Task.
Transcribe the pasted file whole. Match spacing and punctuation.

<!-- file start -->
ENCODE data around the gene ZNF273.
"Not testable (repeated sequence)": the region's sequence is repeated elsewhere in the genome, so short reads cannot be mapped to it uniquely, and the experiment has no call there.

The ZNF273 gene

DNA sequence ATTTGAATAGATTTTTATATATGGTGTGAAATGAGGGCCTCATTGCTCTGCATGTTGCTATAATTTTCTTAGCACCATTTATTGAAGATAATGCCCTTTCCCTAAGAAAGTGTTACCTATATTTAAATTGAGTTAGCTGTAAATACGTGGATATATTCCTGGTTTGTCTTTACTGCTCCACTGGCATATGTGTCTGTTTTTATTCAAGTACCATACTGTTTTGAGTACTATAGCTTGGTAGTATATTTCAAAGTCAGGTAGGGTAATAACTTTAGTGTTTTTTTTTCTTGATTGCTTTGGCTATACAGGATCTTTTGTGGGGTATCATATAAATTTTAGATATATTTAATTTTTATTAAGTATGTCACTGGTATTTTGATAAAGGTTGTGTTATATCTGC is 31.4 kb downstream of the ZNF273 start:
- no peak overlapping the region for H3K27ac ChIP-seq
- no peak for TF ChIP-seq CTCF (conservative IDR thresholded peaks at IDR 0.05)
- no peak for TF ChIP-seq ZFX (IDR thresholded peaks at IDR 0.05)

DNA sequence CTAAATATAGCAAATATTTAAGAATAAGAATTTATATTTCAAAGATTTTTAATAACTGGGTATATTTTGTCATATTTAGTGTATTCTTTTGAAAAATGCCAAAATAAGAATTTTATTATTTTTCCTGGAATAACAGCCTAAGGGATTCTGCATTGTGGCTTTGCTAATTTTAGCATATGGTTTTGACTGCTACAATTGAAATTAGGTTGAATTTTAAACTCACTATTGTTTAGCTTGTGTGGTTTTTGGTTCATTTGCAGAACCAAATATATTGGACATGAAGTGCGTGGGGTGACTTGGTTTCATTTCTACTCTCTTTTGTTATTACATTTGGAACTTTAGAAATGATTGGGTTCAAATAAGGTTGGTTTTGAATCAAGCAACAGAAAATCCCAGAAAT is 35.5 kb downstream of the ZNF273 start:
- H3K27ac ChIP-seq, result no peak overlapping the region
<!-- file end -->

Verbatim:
ENCODE data around the gene ZNF273.
"Not testable (repeated sequence)": the region's sequence is repeated elsewhere in the genome, so short reads cannot be mapped to it uniquely, and the experiment has no call there.

The ZNF273 gene

DNA sequence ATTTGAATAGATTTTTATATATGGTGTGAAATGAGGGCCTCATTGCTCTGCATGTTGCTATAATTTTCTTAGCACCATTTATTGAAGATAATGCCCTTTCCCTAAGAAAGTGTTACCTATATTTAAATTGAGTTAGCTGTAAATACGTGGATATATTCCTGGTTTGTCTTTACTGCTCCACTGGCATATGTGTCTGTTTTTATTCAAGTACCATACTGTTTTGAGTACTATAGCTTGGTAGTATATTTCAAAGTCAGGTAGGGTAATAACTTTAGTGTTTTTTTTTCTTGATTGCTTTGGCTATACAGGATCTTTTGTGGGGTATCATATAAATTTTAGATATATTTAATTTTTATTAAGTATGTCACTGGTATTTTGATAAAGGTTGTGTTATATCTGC is 31.4 kb downstream of the ZNF273 start:
- no peak overlapping the region for H3K27ac ChIP-seq
- no peak for TF ChIP-seq CTCF (conservative IDR thresholded peaks at IDR 0.05)
- no peak for TF ChIP-seq ZFX (IDR thresholded peaks at IDR 0.05)

DNA sequence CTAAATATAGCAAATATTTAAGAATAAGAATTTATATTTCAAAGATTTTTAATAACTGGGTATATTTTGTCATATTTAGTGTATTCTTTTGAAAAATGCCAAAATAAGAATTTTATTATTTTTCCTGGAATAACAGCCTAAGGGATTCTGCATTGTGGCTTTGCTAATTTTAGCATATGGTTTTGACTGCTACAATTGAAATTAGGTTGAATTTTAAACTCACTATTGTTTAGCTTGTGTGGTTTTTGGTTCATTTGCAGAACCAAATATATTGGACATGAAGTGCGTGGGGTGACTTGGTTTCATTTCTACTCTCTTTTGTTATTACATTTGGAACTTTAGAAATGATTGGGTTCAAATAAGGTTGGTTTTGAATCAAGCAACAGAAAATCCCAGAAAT is 35.5 kb downstream of the ZNF273 start:
- H3K27ac ChIP-seq, result no peak overlapping the region